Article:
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By some estimates 3 million citizens become expatriates a year, but most not for political reasonsPANAMA CITY, PANAMA—Dressed in workout casual and sipping a soda in one of the apartment-style rooms of Los Cuatro Tulipanes hotel, Matt Landau appears very much at home in Panama. One might even be tempted to call him an old hand were he not, at age 25, so confoundingly young. Part owner of this lovely boutique hotel in Panama City's historic Casco Viejo, he is also a travel writer (99 Things to Do in Costa Rica), a real estate marketing consultant, and editor of The Panama Report, an online news and opinion monthly. Between fielding occasional calls and text messages, the New Jersey native is explaining what drew him here, by way of Costa Rica, after he graduated from college in 2005. In addition to having great weather, pristine beaches, a rich melting-pot culture, a reliable infrastructure, and a clean-enough legal system, "what Panama is all about," he says, "is the chance to get into some kind of market first." Landau cites other attractions: "There is more room for error here," he says. "You can make mistakes without being put under. That, to me, as an entrepreneur, is the biggest draw."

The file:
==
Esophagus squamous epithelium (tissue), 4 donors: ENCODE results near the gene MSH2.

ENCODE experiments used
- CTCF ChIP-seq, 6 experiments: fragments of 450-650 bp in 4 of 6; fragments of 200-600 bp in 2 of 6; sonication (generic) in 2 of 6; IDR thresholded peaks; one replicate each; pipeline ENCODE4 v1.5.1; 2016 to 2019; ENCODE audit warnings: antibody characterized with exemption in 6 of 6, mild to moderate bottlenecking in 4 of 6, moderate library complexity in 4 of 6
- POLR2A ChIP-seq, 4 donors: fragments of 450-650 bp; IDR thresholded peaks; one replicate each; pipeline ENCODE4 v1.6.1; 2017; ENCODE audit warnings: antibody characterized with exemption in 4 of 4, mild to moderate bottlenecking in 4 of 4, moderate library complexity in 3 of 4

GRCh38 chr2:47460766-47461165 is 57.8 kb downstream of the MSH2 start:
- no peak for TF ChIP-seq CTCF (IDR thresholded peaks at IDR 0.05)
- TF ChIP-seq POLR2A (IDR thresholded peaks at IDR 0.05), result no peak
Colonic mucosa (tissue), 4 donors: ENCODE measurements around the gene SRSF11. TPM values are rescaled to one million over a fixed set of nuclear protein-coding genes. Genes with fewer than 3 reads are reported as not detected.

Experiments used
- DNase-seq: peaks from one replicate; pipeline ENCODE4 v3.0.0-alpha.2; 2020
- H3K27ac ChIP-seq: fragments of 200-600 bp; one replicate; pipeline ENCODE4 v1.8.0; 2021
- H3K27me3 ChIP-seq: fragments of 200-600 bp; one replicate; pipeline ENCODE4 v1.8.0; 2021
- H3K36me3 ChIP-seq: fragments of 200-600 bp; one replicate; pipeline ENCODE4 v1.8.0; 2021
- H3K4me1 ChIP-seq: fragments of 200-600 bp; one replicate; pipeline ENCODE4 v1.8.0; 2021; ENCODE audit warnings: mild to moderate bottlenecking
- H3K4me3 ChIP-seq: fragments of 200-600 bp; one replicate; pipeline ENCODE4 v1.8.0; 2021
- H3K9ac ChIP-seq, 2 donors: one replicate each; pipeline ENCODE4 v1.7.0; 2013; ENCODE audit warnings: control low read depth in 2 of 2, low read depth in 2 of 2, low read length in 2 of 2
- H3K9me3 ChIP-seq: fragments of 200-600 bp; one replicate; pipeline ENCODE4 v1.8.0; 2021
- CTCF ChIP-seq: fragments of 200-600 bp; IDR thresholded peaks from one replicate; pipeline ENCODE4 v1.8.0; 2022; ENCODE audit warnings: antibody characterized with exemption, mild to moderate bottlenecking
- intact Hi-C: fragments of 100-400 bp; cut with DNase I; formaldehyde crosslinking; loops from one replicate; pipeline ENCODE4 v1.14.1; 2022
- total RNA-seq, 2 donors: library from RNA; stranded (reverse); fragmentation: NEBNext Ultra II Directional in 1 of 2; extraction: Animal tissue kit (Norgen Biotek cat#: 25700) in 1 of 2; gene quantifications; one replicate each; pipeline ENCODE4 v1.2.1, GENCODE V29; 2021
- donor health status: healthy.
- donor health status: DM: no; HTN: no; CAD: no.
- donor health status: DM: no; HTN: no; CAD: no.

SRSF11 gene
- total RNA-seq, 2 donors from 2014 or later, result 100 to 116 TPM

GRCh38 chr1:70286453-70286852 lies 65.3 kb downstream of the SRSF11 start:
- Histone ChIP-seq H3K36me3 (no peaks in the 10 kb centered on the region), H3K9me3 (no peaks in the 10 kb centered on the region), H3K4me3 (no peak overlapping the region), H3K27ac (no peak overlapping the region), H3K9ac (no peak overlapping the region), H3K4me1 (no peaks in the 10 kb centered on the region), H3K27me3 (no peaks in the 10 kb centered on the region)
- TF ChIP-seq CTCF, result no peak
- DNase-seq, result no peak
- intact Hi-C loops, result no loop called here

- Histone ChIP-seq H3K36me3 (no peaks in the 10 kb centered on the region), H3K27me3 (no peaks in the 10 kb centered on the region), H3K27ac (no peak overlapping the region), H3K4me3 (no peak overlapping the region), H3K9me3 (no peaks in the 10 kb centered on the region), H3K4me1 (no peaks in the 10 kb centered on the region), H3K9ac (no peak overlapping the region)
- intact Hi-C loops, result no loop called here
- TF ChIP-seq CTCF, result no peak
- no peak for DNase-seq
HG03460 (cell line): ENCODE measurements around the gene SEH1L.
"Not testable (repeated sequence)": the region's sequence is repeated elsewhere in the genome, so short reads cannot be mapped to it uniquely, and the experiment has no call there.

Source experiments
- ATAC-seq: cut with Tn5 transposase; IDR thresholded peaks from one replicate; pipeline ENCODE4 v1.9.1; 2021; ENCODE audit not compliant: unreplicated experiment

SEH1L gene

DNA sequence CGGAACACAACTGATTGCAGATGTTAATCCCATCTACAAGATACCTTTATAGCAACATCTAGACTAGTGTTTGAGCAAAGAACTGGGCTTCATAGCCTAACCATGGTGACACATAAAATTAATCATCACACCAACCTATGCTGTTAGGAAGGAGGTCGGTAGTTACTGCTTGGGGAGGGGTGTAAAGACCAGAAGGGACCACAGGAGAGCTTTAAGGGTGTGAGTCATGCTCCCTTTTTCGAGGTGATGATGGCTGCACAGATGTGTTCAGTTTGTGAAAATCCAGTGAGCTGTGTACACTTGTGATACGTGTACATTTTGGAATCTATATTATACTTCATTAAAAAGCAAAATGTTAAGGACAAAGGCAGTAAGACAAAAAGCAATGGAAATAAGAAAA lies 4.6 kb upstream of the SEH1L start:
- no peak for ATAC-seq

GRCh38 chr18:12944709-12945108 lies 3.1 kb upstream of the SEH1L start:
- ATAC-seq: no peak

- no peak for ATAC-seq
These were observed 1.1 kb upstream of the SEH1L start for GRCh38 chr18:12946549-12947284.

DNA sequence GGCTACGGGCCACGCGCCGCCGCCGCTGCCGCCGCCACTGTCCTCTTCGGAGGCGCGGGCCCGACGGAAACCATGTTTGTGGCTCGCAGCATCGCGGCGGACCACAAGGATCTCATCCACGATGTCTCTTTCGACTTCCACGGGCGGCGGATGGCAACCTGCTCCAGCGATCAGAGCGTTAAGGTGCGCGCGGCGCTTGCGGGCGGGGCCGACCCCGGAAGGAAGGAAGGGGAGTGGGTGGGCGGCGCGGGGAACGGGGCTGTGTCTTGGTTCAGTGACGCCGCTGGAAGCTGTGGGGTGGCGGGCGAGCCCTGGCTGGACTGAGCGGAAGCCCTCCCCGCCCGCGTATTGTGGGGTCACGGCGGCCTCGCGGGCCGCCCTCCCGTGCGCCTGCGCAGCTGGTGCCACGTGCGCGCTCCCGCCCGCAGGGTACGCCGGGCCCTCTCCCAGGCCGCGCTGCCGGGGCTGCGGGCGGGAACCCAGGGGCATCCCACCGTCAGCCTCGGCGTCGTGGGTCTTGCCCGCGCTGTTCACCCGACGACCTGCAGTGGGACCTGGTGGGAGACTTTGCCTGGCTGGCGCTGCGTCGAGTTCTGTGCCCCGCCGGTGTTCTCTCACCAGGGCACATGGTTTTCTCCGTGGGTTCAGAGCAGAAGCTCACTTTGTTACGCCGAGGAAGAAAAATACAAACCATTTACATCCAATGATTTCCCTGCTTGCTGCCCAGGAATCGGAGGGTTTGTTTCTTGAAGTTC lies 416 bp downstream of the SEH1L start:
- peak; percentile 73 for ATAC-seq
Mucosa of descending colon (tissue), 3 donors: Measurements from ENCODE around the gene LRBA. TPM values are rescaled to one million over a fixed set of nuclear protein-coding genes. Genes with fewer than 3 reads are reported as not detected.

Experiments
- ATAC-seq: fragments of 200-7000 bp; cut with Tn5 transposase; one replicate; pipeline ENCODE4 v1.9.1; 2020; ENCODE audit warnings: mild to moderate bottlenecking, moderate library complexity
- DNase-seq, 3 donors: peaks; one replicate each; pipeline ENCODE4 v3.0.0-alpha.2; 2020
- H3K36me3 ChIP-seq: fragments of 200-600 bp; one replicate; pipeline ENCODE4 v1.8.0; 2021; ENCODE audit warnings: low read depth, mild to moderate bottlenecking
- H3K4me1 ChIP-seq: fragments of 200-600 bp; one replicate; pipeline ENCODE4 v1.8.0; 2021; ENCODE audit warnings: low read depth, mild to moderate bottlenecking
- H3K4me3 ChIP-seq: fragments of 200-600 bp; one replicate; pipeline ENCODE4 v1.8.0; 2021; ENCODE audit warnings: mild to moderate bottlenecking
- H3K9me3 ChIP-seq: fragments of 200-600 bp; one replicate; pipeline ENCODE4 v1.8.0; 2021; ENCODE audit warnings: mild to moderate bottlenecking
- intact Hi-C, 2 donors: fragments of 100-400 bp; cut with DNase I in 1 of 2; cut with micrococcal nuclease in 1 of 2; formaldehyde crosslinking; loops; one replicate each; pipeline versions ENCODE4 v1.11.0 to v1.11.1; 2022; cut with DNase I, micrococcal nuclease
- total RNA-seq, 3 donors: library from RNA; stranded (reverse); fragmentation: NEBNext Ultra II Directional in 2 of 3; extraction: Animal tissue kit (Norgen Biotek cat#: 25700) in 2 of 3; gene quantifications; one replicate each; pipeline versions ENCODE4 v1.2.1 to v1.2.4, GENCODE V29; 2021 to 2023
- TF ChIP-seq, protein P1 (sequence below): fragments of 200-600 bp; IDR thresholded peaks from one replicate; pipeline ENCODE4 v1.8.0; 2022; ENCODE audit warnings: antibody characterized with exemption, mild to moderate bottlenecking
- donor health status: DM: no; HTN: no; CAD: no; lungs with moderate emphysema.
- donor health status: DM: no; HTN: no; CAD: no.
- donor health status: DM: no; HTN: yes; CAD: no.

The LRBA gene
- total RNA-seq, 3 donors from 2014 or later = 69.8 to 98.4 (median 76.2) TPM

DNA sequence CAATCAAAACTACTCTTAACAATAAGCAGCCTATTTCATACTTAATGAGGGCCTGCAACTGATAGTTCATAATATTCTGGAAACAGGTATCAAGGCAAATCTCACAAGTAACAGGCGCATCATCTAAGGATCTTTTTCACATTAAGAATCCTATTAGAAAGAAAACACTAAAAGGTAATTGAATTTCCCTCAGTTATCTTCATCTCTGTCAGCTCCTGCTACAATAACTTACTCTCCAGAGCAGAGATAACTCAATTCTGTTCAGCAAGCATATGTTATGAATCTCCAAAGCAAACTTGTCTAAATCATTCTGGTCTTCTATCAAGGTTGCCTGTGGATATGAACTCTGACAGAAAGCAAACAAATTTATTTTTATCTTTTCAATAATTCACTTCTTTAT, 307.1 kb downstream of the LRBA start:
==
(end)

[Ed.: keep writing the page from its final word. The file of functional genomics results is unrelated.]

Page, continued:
Long a business and trade hub, Panama has been booming ever since the United States gave it full control of the Canal Zone in 1999. But as Landau says, it is precisely because so much of Panama's economy has been focused on canal-related activities that opportunities in other sectors, from real estate to finance to a host of basic services, have gone largely untapped. And among the many foreigners coming to tap them—as well as to enjoy the good life that Panama offers—are a sizable number of Americans.
These Yankees, it turns out, are part of a larger American phenomenon: a wave of native-born citizens who are going abroad in search of new challenges, opportunities, and more congenial ways of life.